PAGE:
The Cult of Rationality

This post on the GOP’s shock at their failure to win leads to an interesting place:

Yes, but we should note the revolution in rationalist expertise and its rising popularity are a phenomenon in part of computers, but even more of the internet and blogosphere.

There are lots of experts – many with tenure – who think of expertise as an ineffable quality of understanding. Even now we might say that Zbigniew Brzezinski and Brent Scowcroft get geopolitics. We can dimly glen their vision through reading there books, but at the end of the day, there is no substitute for going to see the old master.

Nate Silver is not clearly master of anything. His methodology is transparent. His predictions rely on taking data other people have collected, downloading it and cranking it through computer model. By conventional terms he is fairly young, but there is little about what he does that could not be replicated by an interested and bright seven year-old.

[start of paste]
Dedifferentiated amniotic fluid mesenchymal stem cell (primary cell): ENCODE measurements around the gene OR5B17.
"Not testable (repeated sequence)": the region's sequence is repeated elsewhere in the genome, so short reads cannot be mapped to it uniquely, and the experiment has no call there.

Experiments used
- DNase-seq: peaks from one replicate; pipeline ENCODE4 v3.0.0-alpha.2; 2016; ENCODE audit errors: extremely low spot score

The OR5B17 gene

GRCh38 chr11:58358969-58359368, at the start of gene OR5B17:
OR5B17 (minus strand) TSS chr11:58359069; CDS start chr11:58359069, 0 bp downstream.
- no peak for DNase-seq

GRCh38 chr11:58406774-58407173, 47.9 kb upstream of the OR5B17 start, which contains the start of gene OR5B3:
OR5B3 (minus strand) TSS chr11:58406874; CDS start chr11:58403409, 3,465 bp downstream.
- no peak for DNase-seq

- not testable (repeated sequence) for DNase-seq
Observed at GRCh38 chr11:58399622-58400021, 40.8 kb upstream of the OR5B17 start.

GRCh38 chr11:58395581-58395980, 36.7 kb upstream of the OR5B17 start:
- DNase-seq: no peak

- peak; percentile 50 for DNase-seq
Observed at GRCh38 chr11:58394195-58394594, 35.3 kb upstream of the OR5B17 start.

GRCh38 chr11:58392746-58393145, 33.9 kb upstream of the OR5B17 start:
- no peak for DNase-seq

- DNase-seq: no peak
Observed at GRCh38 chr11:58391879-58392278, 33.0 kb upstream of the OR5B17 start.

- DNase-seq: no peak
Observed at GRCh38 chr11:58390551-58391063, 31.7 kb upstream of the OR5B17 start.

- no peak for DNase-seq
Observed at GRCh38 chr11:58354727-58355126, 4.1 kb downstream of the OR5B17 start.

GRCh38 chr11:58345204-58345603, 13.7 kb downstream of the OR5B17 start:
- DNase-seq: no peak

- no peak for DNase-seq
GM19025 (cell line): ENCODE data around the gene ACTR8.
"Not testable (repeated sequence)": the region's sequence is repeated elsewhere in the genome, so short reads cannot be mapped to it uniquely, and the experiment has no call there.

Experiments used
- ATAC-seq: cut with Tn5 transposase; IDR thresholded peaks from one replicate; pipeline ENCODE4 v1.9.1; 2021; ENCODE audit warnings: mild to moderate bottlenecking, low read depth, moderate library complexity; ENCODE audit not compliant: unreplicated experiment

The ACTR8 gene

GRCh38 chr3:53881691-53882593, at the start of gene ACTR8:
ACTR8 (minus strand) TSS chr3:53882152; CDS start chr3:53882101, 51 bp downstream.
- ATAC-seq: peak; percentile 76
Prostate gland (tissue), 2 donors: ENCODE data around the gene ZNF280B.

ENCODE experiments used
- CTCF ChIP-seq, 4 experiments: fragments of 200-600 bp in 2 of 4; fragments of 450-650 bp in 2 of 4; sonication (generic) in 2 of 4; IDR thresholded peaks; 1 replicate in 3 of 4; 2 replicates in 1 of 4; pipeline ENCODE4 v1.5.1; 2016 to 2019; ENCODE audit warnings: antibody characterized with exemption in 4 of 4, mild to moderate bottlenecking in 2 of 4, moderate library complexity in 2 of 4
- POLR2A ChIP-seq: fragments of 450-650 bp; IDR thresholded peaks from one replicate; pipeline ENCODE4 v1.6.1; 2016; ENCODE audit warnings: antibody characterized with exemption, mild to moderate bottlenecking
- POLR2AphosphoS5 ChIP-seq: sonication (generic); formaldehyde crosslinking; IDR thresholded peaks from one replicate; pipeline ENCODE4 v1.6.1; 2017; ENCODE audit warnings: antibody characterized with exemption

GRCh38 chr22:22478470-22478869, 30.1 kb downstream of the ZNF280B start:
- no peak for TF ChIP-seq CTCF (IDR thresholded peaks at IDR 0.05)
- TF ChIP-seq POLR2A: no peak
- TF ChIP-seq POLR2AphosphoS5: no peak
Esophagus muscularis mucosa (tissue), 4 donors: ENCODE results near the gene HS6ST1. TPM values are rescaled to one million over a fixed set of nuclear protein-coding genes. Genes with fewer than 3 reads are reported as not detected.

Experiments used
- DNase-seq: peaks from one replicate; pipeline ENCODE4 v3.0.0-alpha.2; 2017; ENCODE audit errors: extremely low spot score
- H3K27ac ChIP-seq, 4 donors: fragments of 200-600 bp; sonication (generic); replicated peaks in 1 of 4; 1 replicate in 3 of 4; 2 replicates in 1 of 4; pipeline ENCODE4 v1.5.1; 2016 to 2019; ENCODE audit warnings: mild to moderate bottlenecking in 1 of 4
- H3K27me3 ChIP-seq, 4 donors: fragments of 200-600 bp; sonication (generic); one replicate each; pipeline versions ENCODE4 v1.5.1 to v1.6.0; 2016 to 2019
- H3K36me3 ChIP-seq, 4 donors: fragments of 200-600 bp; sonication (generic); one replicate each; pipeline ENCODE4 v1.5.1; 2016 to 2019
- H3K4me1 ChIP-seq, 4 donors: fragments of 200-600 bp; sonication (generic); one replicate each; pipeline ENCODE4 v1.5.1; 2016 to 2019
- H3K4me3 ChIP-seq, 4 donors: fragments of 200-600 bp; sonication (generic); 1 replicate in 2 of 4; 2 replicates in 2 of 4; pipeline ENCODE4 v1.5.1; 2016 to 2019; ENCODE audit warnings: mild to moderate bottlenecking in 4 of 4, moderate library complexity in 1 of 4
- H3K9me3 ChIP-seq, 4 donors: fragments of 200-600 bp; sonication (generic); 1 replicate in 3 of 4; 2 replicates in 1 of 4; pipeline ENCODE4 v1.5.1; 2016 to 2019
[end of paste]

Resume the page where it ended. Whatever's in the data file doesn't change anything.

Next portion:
But, this is the rationalist view of the world. The most miraculous of phenomena are simply clockwork ducks. Magic does not exist. A mystery is when you don’t know the right question. The answer itself is always trivial, though it could involve an enormous amount of arithmetic to get to it.

This view fell from grace in the 1960s for lots of reasons. Yet, its staging a massive comeback on the internet.

If it fell from grace back in the 60s, why is it coming back now? Also, why did it fall from grace? For some reason this seems vaguely familiar, but I’m still missing something.


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